In a race like this, there isn't much going on...so the 4 hour mark when you got to loop around race director Benn Griffin and circle back to the start/finish line in the opposite direction it's about the most exciting thing to happen all day. That's also what I love about this type of event. I get to focus ALL of my energy on the running and not worrying about anything else, I know where my next foot step is going to go and I know when I'm going to pass my aid station or the finish line again. It's very easy to plan for. At the 4 hour mark, I was only down 1 lap, 84 to 83. It was at this point that I knew I had a pretty good chance of taking the lead soon and hopefully holding onto it for the rest of the race. Padraig seemingly had went out too fast (which he later confirmed) and did not seem to be doing great. I think he gave it one more good push because he actually pulled a little bit further away again before stopping at his table for some aid.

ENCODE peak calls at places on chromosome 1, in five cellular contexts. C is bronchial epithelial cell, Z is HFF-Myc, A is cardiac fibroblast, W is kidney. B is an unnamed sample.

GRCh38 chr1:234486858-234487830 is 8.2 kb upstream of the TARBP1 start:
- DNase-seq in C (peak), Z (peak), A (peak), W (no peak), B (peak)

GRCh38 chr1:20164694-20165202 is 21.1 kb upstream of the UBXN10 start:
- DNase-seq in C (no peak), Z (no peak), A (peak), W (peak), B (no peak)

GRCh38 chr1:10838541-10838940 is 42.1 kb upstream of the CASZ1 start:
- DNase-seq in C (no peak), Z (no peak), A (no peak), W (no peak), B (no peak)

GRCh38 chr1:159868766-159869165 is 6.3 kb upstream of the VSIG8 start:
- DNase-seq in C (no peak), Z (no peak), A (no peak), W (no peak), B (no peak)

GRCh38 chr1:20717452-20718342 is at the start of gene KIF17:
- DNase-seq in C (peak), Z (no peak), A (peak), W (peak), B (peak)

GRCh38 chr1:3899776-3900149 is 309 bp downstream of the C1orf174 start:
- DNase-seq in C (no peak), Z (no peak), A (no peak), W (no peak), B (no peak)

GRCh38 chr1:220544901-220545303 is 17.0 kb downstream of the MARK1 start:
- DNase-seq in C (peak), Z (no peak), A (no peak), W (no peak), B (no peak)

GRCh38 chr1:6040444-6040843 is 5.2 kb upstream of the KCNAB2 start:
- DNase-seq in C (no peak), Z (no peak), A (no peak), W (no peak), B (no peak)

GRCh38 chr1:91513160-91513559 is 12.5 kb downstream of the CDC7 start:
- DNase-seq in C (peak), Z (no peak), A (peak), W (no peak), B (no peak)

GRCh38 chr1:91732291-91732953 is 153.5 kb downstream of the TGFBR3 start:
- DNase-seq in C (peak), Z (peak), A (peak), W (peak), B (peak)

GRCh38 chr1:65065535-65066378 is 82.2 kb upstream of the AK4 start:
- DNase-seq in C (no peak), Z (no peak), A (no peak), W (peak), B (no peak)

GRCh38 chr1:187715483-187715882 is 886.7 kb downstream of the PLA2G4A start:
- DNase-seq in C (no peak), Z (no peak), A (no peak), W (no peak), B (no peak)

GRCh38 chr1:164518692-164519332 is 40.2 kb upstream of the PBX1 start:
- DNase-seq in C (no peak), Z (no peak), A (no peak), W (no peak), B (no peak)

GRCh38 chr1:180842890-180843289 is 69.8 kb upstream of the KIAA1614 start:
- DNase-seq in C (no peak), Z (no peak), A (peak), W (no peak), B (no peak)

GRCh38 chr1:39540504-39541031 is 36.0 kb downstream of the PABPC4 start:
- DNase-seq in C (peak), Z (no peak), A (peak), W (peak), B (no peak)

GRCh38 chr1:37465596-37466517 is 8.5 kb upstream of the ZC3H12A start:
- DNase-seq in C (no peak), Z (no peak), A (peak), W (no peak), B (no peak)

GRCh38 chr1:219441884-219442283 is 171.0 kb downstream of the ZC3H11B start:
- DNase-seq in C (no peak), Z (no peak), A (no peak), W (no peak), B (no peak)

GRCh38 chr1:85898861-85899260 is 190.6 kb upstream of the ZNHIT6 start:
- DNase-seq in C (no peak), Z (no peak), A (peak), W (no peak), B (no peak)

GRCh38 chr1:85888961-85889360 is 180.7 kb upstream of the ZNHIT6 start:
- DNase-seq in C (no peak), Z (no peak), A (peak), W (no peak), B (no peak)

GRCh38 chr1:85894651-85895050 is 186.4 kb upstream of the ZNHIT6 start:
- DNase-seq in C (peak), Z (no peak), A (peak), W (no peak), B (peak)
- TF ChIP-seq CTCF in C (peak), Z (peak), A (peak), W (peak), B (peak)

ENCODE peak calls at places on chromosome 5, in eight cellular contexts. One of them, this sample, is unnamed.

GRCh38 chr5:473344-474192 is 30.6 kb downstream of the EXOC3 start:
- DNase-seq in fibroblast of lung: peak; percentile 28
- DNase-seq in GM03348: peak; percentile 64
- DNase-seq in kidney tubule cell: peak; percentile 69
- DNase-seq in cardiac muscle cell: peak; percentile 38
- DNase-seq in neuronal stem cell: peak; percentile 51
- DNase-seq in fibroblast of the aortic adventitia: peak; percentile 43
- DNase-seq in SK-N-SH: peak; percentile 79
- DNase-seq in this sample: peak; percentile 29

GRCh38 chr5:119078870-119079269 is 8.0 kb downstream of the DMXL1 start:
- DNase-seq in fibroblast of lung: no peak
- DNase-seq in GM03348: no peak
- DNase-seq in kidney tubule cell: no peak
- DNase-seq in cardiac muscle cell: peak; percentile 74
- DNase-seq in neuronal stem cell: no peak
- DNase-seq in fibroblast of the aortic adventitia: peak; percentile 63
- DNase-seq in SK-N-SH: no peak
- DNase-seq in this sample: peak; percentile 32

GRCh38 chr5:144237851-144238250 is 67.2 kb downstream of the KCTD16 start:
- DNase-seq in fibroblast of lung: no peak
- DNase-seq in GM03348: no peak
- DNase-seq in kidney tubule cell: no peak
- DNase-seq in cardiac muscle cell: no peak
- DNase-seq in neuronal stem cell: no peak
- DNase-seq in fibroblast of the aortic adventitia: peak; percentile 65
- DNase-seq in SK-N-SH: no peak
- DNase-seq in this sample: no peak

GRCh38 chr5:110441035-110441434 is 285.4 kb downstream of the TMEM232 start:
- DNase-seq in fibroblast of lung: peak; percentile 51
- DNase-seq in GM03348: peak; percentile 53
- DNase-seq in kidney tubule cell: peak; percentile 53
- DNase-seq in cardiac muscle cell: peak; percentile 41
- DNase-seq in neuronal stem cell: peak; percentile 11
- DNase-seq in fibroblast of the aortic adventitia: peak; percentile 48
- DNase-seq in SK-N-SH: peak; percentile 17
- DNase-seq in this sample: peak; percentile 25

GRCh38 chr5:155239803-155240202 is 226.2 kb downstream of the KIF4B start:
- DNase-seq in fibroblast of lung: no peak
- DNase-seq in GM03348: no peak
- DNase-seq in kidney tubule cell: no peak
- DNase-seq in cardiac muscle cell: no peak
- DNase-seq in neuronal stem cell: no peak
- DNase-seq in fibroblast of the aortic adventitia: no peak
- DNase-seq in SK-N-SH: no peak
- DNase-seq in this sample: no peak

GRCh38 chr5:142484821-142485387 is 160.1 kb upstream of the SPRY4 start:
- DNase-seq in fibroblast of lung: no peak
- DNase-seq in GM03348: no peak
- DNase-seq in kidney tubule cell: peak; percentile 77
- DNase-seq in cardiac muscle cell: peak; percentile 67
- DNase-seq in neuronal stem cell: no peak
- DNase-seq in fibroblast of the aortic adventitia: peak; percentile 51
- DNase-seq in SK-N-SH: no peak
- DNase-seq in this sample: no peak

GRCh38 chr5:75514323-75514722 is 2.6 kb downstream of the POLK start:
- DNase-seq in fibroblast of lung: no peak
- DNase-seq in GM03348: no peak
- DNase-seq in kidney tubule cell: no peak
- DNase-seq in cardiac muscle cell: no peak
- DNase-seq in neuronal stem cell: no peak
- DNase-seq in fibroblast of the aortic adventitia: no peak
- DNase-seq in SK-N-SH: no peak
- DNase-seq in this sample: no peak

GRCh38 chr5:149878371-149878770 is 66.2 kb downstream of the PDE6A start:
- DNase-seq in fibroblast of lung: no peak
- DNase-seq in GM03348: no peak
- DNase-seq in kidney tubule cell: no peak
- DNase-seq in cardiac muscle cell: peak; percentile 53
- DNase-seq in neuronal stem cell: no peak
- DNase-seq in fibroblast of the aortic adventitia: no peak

Once I ran past Padraig and took the lead I was extremely pumped and was feeling strong. Though, at this point in the race about 4 hours and 30 minutes in I had already been running faster than I intended to and my heart rate was well above where I would have wanted it to be earlier on. I just had to keep relaxing and maintain the pace as best as I could while keeping my heart rate as low as possible. I wasn't 100% confident that I could hold that intensity for another few hours until the end without catastrophically blowing up myself. At this point, I had no choice but to keep pushing. Had someone asked me before the race if I could sustain a zone-3 heart rate (this is generally my interval pace in normal training runs or marathon pace for my marathons) for the last 4+ hours of the race I would have laughed at them. Turns out, I can.
Turns out, I can. I can push my body further and faster than it's ever been pushed before.